Protests and anger followed the deadly police shooting of Katherine Hegarty in her home in Jackman in 1992.
One gathering of concerned residents took place at the former Momma Baldacci’s restaurant in Skowhegan. Frustrated by a lack of meaningful responses from the Somerset County sheriff and the Maine State Police, the group challenged then-Maine Attorney General Mike Carpenter to come. He said he would, to the surprise of his chief of investigations.
“I’m like, ‘Really?’” recalled Brian MacMaster, who has held the position since 1984. “He said, ‘Yeah, we’re going.’ I said, ‘OK, you’re the boss.’”
The group proceeded to yell at MacMaster and Carpenter, fueled by outrage over officers who had, after less than 10 minutes outside Hegarty’s home, broken down her door and shot her dead when she raised her rifle. She had shot at campers whom she believed were trespassing on her property earlier in the day and had a history of mental illness.
“I don’t know if I was ever more attacked in a meeting than that night,” Carpenter said. “We weren’t there to defend what had happened. We didn’t know anything [as the shooting was still under investigation]. We just sat there and took the whole thing.”
One person stood out: Linda Smithers of Starks. She didn’t scream at them, MacMaster recalled. She made forceful arguments for changes to law enforcement oversight.
Smithers hadn’t known Hegarty. She had no background in law enforcement. But she believed Hegarty shouldn’t have died. She believed officers needed more training for how to handle situations involving people with mental illnesses. And she thought they should be held accountable when they made mistakes.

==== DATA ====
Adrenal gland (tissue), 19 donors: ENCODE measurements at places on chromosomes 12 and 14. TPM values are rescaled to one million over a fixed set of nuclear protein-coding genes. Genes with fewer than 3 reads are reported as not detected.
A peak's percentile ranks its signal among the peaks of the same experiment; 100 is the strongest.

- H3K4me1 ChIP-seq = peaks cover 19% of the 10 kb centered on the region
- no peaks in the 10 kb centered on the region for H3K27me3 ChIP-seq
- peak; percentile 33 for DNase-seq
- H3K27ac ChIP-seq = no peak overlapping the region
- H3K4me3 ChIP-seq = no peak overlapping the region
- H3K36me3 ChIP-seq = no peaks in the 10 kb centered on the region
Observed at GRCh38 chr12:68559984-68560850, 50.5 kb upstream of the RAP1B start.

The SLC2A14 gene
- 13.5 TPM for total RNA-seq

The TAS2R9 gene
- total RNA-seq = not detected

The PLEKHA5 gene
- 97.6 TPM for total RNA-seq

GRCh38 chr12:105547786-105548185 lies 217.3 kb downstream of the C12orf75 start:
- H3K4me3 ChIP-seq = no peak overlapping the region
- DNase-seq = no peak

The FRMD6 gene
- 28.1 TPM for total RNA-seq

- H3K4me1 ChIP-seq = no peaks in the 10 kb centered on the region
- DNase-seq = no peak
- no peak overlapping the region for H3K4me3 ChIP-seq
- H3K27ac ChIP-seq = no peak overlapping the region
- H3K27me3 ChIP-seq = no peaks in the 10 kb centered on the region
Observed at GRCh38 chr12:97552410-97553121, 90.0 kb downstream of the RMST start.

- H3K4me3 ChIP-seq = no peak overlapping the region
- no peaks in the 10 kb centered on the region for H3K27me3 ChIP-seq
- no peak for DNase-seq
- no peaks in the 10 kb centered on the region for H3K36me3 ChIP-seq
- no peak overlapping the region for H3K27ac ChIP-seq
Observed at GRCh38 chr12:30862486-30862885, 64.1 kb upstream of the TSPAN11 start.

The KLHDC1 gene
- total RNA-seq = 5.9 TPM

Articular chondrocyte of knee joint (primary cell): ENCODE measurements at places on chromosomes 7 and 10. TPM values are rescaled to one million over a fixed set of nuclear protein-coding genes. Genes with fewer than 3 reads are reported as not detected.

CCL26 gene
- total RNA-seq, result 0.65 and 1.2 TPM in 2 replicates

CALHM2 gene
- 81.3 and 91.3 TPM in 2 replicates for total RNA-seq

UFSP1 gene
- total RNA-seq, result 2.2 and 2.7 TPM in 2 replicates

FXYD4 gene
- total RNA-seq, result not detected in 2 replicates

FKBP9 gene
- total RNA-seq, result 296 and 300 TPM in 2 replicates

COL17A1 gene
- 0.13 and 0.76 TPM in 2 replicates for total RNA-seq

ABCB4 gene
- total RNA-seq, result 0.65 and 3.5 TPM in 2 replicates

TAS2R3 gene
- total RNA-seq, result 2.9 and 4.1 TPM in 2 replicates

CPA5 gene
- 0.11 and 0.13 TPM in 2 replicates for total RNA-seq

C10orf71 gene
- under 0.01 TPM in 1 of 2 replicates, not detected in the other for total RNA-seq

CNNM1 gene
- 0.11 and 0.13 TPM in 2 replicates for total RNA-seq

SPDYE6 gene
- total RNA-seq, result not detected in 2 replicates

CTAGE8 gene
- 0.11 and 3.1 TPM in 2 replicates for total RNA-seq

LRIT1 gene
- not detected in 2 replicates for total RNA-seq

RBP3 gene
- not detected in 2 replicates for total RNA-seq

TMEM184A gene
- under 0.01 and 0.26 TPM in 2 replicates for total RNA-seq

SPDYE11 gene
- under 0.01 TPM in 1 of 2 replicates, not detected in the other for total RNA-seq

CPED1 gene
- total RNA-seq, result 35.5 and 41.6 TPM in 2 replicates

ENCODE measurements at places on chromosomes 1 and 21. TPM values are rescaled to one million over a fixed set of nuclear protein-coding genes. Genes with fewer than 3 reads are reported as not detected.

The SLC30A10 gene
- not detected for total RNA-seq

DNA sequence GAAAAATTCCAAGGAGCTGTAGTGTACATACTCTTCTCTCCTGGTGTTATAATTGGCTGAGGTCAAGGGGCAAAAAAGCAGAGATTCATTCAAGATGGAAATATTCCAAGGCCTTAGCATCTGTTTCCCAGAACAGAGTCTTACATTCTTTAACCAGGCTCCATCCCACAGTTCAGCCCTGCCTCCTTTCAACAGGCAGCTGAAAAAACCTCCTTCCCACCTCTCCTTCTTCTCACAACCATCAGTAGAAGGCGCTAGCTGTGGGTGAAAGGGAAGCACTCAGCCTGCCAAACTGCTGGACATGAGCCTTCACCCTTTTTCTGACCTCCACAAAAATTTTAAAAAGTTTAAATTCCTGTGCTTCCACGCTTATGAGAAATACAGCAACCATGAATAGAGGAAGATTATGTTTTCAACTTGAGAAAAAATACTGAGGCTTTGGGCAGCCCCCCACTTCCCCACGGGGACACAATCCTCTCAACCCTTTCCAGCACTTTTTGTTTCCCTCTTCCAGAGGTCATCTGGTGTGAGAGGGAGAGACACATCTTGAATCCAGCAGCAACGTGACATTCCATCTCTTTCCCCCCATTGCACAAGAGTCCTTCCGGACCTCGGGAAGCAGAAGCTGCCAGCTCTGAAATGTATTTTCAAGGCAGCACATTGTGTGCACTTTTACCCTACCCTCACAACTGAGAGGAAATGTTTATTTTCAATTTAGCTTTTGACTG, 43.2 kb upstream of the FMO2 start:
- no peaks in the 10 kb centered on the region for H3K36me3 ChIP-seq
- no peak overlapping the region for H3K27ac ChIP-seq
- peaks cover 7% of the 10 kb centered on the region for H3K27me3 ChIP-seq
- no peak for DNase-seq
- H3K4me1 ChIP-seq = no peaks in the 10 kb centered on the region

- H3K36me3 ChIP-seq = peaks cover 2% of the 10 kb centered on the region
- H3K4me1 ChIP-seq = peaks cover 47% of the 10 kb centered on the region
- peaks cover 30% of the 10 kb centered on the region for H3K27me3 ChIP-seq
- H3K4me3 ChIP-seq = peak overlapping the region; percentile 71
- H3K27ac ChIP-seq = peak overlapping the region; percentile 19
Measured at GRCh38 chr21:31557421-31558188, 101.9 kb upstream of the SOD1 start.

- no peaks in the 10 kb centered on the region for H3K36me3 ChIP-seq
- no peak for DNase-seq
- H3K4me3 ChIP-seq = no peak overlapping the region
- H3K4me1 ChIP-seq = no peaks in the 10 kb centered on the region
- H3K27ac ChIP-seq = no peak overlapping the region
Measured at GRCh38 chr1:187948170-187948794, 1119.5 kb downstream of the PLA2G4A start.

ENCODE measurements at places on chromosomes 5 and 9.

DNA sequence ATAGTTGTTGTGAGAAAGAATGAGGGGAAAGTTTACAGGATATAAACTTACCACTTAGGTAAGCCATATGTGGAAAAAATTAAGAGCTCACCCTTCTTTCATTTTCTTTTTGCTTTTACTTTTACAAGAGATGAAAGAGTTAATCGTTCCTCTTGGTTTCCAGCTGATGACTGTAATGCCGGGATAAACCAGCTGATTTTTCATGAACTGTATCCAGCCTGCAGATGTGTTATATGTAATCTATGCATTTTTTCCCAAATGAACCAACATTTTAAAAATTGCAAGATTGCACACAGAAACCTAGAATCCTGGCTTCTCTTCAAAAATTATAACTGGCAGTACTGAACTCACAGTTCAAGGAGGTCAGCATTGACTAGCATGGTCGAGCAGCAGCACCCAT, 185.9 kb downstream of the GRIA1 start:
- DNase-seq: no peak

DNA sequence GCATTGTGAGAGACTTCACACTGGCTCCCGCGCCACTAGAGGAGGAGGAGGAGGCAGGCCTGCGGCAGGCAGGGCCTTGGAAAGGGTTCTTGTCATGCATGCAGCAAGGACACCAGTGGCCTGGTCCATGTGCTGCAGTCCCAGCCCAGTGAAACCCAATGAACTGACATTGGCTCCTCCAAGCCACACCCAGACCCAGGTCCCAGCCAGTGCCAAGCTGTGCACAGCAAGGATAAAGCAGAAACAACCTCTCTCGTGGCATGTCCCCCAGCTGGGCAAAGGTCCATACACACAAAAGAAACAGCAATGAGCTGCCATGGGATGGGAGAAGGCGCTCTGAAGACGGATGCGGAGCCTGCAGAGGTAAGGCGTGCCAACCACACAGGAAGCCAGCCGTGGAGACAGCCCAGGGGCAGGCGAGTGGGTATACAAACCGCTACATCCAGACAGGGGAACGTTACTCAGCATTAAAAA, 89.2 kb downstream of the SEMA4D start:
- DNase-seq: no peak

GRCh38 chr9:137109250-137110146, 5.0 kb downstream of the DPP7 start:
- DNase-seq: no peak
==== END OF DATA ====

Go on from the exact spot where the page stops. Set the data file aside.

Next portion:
Smithers, who went on to drive some of the most sweeping changes to how Maine trains and oversees law enforcement officers over the last 30 years, died Wednesday at age 73 after an illness.
When other protesters went back to their lives, Smithers — who was a nurse, management consultant, and inspector of organic farms over the course of her career — kept pushing for changes in the face of significant opposition from law enforcement.
She worked with lawmakers to help write what became a landmark bill, passed in 1994, that strengthened police oversight by combining county, municipal and state law enforcement training into one program, so all Maine officers received the same basic training. The bill also mandated continued training for officers, and required agencies to adopt procedures — that met minimum standards — for dealing with domestic violence, people who have barricaded themselves, and other risky situations.
The same year, she became the first citizen member of the board of trustees of the state’s law enforcement oversight body, the Maine Criminal Justice Academy, a position she pushed to create and then held for 20 years.
MacMaster, who also served on the board for 20 years, with 15 as chairman, appointed her to lead the academy’s complaint review committee, which looks into whether officers reported for misconduct should keep their certifications. The room where the group meets at the academy in Vassalboro is named for her.
“She was the catalyst. She was the one that opened our eyes and sort of forced us into considering diverse views or views we weren’t necessarily willing to look at,” MacMaster said. “In the end she probably became the most admired member of the board of trustees.”
On the board, she worked to make officers’ training less militaristic and more like the conditions they would experience in the community, helped create updated standards for tactical teams dealing with hostage situations, and in general urged the board to be more proactive, MacMaster said.